Monday, May 2, 2011

Wanted: Ebook Advice

Keith here.

Remember when you used to write "e-mail" with a hyphen? Then it got so ubiquitous that you dropped the hyphen and typed "email." Well, I remember when you inserted that hyphen in ebooks, too, but now it just looks old-fashioned, like you haven't gotten aboard the train before it left the station. The NY Times is running ebook bestseller lists. My compadre Barry Eisler eschewed a $500K advance for paper-and-pulp books to go the ebook publishing route. And I'll bet it can't be long before Mystery Writers of America and the International Thriller Writers add a best ebook original category to their awards to go with the best paperback original.

I live in Silicon Valley and have been on the cutting edge on some things like cloud computing and the Luddite fringe on others like smartphones. I guess on ebooks I'll be somewhere in between.

My agent is currently circulating a manuscript of mine for paper and ink publication. I have the rights to e-publish one of my books now on bookstore shelves in trade paper (Smasher), and I have another manuscript sitting on my hard drive. It's called Drop by Drop after this quotation by Aeschylus: “And even in our sleep, pain that cannot forget falls drop by drop upon the heart....” In Drop I draw upon my experience as counsel to the Senate Intelligence Committee overseeing spying and other covert activities conducted by US intelligence agencies. I loved writing the novel and friends who have read it have been nudging me, so I want to get it out there for others to read.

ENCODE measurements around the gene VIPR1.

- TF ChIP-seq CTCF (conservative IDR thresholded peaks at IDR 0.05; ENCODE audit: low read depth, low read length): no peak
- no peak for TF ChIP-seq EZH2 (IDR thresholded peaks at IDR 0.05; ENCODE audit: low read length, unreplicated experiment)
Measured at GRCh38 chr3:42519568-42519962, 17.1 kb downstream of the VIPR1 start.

Paul Levine gave me advice on where to go to get the manuscripts formatted for Amazon and B&N and to get covers for them. (The one on the left above is just a mock-up I did myself.) But here's what I don't know, where I'm lost. When Smasher came out in paper, I went to BEA and signed books, and then visited bookstores and signed even more. The publisher sent out galleys to newspapers and magazines, which followed up with reviews. I was interviewed by print reporters and even on TV. But how do you do all that with an ebook? How do you send reviewers a copy? (It probably doesn't matter since they won't review an ebook original anyway.) I can't go to bookstores, for signings -- there's nothing to sign.

I had a great set of blurbs for Smasher, but what about blurbs for an ebook original? Is there even room for one to be legible on the front cover? (There is no back cover.) Is it uncool to ask for a blurb that would just be used on the Amazon, B&N, and Smashword download sites?

So I have to come up with a new launch strategy, don't I? I guess I can tweet and blog to my heart's content. But beyond that, how do I get the word out there? I'd be grateful for any ideas you have or experiences you've learned from. Thanks so much.


P.S. I'll let you know when the books are available for download and how it goes in a future posting.


Elizabeth Spann Craig/Riley Adams said...

For the reviewers, you 'gift' them (ugh...nouns that turn into verbs. But I think that's the term Amazon uses...) a free copy for their Kindle through Amazon. Pretty easy and beats shipping. :)

Let us know when you launch!

Keith Raffel said...

Thanks, Elizabeth, for the tip. Makes sense. But you can't really gift them thru Amazon with an electronic galley that precedes general availability, can you?

Darrell James said...

Keith- You pose all the right questions. We're all trying to feel our way through the changes that have come to our book world.

I understand someone is working on a way for authors to "electronically sign" their ebooks. I don't know how this will work exactly. I just spent two days at the LA Times Festival of Books, and it seemed to me that most readers were interested in having the author "sign the book personally for them" as opposed to simply having a book that was already signed by the author. This seems to suggest to me that readers still like to meet the author in person. (a challange for ebooks.)